We should acknowledge that between your best American architects it was Mies van der Rohe the architect who designed the 1st Glass House. Because of litigation, Ms Farnsworth didn’t allow Mies to her home as the Glass House, nevertheless the follower Philip Johnson did. You can imagine how Mies van der Rohe felt whilst saw Philip Johnson naming his design since the 1st Glass House.

Fort Lauderdale architects, award-winning Rex Nichols Architects (RNA) developed a contemporary version of the Glass House (Farnsworth House) modern home created by Mies van der Rohe.

The vista within this home will be – everything. A developer is ready to begin construction associated with an all-glass house in Fort Lauderdale’s posh Las Olas Isles neighborhood. The home will feature an empty layout with floor-to-ceiling, unobstructed views in the back garden. A wrap-around, L- shaped pool, Jacuzzi and waterfall will probably be accessible through exposed french doors in the back of the property.

Jeff Hendricks Developers Inc. will construct the four-bedroom, four-and-a-half bathroom residence in Fort Lauderdale. It “absolutely” could have hurricane-impact glass, said Jeff Hendricks, president from the Florida development firm. “Every home has its own identity,” he was quoted saying. “It’s where art meets architecture, where it will become one.” Hendricks said “contemporary homes are evolving.” The secret is be “creative with new design, be innovative with new design.”

by Lisa J. Huriash Contact Reporter Sun Sentinel

In accordance with the press release, “the Glass House” will set you back about $5 million once its completed mid-2019. Located lower than an hour or so outside Miami-Dade County, the property is within two miles from Fort Lauderdale beach.

In a website article, top Miami architects RNA design leader for contemporary architecture, Alex Penna says the home’s inspiration originated in adding a modern aesthetic to a similar steel and glass house constructed in 1945 by architect Ludwig Mies Van Der Rohe. Penna also says he’s relying on Deconstruction – the varsity of philosophy initiated by Jacques Derrida as well as the psychoanalytic approach of Jacques Lacan. The four-bedroom, four-and-a-half bathroom, property will likely be an open-concept space with floor to ceiling unobstructed views of a private yard. An empty plan kitchen, living area, and living room make the ideal atmosphere for entertaining, while still getting a family living appeal. A spacious office with floor-to-ceiling sliding glass doors at the front of your home offers a serene and sweeping space.

The abode may also incorporate a wrap-around pool and Jacuzzi, detailed with an infinity waterfall, that’s accessible through exposed sliding glass doors. What really distinguishes “the Glass House” from modernist architects is the fact the structure is just not primarily searching for function, but it is also to build a building design that could be viewed as a sculpture. The contemporary Glass House not simply attempts to stay away from the pure functionalism and simple varieties of Mid-Century architecture, giving emphasis on the building aesthetic towards a sculptural design, but it also incorporates sustainability design with LEED standards.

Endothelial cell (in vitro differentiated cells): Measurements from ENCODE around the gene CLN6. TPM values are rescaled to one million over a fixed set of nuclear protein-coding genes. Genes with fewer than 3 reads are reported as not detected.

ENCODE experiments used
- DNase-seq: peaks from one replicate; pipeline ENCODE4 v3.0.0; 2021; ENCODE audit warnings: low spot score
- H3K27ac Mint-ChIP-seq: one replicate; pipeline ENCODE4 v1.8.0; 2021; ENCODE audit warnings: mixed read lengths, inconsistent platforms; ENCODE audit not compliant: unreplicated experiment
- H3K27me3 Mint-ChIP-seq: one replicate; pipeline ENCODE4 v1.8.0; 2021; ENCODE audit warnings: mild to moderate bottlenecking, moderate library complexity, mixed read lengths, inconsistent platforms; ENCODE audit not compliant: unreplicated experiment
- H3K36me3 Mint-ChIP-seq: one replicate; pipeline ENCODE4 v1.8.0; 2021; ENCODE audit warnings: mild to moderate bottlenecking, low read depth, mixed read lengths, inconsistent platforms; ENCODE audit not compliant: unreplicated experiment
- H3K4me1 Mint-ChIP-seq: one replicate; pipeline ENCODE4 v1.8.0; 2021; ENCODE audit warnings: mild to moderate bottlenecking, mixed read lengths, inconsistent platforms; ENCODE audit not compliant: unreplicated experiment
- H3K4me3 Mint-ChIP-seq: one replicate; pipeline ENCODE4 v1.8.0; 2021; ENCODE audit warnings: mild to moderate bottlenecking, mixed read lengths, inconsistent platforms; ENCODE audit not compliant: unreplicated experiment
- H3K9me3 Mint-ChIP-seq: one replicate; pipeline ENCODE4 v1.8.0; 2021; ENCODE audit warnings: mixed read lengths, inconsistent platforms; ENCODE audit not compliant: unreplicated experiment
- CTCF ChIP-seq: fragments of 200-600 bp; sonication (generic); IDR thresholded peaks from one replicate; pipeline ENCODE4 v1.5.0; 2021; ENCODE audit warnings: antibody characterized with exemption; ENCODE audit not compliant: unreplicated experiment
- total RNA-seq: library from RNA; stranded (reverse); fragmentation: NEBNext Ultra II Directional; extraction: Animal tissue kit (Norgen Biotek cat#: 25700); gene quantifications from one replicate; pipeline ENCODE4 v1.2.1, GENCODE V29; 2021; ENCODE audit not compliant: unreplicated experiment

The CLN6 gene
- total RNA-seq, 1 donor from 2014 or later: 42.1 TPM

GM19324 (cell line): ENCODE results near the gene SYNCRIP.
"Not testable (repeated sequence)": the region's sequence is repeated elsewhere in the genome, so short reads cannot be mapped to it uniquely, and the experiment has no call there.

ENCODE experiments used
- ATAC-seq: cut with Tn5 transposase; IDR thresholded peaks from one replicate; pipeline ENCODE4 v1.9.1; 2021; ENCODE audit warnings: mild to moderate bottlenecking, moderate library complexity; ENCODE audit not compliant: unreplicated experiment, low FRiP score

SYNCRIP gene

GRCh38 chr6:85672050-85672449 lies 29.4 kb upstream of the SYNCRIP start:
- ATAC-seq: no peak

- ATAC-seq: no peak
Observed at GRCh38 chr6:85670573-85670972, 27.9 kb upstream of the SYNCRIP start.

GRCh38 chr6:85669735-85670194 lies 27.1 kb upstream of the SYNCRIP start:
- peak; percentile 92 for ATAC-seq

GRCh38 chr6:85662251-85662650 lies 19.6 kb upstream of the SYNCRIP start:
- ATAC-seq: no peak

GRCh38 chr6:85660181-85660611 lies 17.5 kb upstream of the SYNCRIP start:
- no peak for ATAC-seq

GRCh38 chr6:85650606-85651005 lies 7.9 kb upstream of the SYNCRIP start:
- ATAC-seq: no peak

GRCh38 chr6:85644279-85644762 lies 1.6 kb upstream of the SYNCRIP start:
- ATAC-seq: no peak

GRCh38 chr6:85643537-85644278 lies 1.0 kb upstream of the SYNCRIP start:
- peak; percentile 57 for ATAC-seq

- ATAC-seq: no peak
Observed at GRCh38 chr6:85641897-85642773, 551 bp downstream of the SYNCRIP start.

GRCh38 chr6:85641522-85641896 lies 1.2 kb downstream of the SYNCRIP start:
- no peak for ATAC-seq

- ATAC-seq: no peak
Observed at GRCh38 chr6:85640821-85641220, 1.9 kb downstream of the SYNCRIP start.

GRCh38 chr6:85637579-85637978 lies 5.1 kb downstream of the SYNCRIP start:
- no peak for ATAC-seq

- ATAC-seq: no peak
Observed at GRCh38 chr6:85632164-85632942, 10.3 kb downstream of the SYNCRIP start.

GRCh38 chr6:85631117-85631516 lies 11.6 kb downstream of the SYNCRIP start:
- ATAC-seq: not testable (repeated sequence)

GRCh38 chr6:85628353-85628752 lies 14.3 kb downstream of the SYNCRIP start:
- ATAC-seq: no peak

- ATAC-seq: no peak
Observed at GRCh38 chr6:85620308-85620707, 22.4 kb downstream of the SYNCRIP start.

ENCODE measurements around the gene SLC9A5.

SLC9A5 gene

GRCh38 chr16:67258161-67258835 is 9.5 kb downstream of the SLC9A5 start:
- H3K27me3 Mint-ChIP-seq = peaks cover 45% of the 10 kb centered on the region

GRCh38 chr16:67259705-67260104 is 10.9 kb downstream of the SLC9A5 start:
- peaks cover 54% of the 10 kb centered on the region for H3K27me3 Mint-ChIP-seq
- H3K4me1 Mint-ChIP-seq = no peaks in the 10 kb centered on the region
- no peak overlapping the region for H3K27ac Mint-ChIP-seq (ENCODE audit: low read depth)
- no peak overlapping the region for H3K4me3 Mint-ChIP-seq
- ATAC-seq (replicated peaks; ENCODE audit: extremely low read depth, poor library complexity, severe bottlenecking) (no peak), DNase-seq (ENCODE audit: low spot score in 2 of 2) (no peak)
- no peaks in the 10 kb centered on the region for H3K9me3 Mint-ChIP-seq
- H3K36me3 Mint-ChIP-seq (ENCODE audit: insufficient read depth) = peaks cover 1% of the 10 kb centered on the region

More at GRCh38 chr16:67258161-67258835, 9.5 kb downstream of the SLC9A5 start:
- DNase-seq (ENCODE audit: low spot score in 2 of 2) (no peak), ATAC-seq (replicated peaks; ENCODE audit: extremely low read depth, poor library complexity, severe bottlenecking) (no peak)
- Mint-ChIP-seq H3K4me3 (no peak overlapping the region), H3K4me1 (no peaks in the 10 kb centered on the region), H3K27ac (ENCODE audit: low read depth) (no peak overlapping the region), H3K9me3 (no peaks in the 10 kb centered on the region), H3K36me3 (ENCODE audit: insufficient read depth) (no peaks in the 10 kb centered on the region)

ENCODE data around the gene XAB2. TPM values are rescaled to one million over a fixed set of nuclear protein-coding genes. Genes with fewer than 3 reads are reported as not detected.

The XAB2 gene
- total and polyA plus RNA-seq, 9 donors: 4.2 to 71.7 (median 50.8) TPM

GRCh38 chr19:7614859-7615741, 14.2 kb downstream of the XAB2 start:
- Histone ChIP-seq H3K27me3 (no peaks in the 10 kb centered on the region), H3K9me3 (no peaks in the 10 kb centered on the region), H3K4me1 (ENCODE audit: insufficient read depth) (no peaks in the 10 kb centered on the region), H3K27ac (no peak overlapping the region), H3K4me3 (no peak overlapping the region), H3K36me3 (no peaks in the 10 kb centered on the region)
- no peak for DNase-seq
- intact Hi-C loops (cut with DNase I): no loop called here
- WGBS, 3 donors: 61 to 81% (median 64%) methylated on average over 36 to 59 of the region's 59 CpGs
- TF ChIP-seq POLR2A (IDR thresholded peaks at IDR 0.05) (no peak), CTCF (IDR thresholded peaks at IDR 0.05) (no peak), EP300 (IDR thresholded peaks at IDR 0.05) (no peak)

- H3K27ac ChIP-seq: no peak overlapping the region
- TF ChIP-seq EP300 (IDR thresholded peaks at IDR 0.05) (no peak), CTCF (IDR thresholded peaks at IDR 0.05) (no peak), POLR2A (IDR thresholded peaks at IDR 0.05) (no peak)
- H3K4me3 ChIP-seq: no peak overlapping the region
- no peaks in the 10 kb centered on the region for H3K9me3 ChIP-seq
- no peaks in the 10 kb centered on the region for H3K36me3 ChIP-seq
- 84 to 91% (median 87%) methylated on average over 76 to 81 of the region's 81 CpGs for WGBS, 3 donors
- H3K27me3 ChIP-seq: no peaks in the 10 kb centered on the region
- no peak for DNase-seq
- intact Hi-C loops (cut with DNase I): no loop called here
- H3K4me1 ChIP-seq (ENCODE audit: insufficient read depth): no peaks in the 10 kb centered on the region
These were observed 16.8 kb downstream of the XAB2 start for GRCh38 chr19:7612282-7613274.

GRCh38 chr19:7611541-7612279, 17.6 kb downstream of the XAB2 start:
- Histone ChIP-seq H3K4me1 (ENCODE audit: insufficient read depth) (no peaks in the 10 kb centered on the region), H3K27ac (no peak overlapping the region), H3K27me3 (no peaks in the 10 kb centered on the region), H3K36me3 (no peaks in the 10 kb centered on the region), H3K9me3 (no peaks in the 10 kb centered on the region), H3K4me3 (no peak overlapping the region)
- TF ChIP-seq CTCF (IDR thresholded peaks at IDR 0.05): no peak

Web link – 3D walk-through video of RNA Glass House.

Penna, the architect firm’s design leader who holds a grandfathered LEED AP® accreditation, is thrilled to be building Fort Lauderdale’s first glass house by LEED standards, notes an announcement. LEED AP accreditation is through the U.S. Green Building Council, an individual, membership-based non-profit organization that promotes sustainability in building design, construction, and operation. In the exclusive interview with Curbed Miami, Penna explained that although project owner didn’t request a LEED certified home, his RNA team built it with LEED’s sustainability principles.

For Penna’s sort of the “Glass House,” he dedicated to three LEED standards -energy-efficiency design, innovation in design, and recycled materials which, for all those intended purposes, tends to make an environmentally friendly design home.

“Because the project location is in Florida, we [were] inspired by energy-efficiency design, providing shading, daylight-efficiency, and cross ventilation,” Penna says. By way of example, Penna and company used high-end daylight and sunlight computer simulator software to make a canopy that blocks sunshine at noon and in the summer to arrive at the inside of your home. There’s more innovation.

As an example, from the family room, a sun-shelf redirects year-long sunshine beams that goes through the skylight to become supply of natural light to illuminate the space, Penna says.”The redirection of the sunlight will enhance daylight levels, distribution and quantity,” Penna says. “This is a superb way to save cash electricity for the whole year.”

The house also uses composite wood (a kind of recycled wood with thermoplastic components), high energy-efficiency heating pumps, roof icynene insulation from renewable materials, and insulated low-e glass.

By Carla St. Louis Reporter Curbed Miami
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